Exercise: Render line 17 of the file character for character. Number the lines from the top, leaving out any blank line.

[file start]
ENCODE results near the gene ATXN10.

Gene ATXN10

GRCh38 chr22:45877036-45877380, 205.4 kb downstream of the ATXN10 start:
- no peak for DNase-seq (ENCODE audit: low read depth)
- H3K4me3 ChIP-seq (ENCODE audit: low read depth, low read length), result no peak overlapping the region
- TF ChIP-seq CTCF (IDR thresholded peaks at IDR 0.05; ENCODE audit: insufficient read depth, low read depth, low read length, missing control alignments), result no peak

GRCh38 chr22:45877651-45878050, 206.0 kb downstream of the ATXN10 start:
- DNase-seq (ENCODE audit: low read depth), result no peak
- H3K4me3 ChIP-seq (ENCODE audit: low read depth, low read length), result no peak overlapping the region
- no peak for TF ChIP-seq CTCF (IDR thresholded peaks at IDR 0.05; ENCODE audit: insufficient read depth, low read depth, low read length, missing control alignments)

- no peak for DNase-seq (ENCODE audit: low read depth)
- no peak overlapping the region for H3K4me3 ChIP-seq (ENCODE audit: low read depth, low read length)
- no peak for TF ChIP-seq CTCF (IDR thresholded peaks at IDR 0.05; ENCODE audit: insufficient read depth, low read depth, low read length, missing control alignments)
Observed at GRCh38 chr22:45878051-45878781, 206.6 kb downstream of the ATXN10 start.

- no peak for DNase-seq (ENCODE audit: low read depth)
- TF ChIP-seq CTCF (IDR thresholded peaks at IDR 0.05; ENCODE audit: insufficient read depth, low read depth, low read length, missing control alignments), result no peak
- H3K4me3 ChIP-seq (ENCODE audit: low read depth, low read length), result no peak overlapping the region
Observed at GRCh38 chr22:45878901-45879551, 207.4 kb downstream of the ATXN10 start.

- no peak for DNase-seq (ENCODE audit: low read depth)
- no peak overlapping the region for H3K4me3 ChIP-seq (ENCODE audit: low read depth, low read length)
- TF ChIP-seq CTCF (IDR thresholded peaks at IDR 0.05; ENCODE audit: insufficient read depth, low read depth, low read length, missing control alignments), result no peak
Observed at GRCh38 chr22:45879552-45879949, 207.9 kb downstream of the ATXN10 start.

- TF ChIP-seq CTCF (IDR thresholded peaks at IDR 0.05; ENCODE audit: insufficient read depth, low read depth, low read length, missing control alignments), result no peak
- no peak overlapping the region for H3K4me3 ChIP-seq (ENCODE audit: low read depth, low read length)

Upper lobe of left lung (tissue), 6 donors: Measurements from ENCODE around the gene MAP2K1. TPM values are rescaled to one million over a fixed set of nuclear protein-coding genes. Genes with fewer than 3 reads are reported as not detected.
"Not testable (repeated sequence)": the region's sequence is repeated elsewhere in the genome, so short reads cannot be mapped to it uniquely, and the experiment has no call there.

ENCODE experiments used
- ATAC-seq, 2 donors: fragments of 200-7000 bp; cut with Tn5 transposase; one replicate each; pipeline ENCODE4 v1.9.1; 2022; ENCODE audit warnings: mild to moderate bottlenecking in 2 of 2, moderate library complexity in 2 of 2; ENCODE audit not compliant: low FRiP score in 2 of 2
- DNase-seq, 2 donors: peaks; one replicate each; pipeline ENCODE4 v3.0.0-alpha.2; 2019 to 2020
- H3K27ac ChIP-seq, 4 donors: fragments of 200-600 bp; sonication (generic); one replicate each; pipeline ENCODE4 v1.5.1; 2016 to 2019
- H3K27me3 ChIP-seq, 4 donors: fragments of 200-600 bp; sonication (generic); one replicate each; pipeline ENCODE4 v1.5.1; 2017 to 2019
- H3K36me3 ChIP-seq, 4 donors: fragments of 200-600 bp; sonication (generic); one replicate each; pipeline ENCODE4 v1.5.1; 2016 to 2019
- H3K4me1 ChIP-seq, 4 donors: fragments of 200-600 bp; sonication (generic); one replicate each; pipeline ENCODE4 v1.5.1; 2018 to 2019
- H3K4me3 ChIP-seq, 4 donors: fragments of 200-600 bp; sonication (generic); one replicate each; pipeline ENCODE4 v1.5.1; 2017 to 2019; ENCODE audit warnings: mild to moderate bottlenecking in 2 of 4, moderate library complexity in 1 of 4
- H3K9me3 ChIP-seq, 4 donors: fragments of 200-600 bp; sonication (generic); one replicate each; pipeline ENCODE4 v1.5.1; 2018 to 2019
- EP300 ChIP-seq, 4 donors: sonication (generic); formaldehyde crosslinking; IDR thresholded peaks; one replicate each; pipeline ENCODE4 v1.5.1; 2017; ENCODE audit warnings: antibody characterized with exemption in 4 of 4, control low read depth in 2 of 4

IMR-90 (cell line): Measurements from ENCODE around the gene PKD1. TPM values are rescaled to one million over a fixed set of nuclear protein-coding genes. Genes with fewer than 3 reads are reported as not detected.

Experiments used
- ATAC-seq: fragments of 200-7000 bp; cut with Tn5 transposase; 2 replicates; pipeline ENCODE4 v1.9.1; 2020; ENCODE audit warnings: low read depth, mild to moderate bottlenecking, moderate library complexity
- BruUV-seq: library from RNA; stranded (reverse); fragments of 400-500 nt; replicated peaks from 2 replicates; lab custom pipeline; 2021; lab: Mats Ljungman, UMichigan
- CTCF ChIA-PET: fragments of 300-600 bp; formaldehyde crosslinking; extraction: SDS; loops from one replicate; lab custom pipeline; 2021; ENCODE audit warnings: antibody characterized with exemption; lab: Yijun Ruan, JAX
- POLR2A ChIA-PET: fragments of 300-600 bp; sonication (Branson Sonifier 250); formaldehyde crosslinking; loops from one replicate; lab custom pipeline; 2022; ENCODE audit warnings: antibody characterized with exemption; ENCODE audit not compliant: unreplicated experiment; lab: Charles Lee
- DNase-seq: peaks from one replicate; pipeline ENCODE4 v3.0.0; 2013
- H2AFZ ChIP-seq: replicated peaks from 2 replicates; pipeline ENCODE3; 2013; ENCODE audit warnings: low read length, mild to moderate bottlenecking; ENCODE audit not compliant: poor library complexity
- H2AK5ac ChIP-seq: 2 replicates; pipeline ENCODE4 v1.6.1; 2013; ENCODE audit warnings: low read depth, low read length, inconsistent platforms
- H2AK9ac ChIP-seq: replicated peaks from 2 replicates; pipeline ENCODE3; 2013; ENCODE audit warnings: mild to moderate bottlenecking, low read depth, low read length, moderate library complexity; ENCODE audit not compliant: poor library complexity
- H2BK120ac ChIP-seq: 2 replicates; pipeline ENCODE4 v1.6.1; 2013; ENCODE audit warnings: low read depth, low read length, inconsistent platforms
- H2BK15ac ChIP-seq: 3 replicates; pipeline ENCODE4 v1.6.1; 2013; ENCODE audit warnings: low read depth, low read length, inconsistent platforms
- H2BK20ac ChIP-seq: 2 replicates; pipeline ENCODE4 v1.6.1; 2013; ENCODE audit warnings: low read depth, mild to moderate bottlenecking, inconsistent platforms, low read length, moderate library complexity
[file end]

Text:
- H3K4me3 ChIP-seq (ENCODE audit: low read depth, low read length), result no peak overlapping the region